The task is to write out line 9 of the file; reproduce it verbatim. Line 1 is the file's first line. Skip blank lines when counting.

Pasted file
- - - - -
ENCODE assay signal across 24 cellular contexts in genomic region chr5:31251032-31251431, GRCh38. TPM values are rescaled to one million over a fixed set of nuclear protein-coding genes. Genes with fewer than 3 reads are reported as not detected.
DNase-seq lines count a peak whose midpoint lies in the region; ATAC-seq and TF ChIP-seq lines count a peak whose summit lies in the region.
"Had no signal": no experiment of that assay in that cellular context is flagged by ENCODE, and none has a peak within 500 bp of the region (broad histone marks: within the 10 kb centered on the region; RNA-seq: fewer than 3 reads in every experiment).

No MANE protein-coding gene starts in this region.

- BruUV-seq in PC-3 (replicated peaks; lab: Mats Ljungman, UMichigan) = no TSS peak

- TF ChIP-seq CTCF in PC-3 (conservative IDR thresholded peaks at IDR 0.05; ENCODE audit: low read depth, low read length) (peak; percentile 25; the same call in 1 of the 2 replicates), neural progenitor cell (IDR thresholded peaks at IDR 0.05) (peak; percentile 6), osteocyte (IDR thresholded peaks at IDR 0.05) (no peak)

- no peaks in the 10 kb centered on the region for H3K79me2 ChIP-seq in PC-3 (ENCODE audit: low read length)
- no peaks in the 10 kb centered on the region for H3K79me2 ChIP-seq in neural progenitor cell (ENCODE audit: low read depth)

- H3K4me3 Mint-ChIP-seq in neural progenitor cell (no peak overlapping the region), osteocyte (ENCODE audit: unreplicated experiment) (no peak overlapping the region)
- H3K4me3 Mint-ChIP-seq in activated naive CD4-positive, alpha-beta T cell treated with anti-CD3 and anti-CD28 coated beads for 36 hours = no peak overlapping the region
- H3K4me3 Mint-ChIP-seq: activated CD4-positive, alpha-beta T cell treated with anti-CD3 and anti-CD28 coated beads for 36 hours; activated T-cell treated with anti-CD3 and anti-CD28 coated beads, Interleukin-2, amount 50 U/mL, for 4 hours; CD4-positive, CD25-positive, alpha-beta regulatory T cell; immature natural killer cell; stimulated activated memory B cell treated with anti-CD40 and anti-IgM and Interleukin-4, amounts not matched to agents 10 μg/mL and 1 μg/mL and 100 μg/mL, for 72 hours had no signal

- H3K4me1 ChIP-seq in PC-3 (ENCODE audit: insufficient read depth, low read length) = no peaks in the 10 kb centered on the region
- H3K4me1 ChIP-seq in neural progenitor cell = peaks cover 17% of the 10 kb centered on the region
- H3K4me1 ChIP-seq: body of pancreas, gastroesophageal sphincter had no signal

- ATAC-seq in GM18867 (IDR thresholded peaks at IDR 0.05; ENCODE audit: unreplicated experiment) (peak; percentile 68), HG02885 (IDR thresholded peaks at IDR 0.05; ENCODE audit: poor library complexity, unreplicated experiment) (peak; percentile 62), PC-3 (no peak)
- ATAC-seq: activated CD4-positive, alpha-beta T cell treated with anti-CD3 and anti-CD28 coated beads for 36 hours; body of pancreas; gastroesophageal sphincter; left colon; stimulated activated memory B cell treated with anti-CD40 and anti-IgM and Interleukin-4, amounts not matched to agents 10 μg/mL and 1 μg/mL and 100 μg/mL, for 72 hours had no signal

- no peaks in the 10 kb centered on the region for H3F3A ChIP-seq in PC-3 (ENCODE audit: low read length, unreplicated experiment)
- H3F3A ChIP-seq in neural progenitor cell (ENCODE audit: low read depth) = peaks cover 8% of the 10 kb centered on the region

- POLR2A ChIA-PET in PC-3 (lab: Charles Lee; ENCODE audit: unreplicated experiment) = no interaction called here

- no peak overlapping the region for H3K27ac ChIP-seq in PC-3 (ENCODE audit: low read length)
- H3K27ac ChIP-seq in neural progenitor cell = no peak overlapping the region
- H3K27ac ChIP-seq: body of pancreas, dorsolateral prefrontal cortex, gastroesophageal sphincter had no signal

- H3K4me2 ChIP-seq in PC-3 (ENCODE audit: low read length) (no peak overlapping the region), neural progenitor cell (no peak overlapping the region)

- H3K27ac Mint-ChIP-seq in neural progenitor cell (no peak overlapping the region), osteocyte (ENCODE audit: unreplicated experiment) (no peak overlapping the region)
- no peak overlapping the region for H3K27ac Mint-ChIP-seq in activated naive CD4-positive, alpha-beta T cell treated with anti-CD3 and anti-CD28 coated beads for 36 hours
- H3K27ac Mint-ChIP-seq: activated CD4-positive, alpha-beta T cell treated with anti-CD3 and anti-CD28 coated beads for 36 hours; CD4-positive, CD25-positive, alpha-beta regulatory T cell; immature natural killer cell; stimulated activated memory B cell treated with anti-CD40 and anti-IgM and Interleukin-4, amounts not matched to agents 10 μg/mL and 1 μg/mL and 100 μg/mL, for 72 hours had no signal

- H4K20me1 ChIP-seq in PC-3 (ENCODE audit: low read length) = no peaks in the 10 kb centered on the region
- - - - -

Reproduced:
- H3K4me3 Mint-ChIP-seq in neural progenitor cell (no peak overlapping the region), osteocyte (ENCODE audit: unreplicated experiment) (no peak overlapping the region)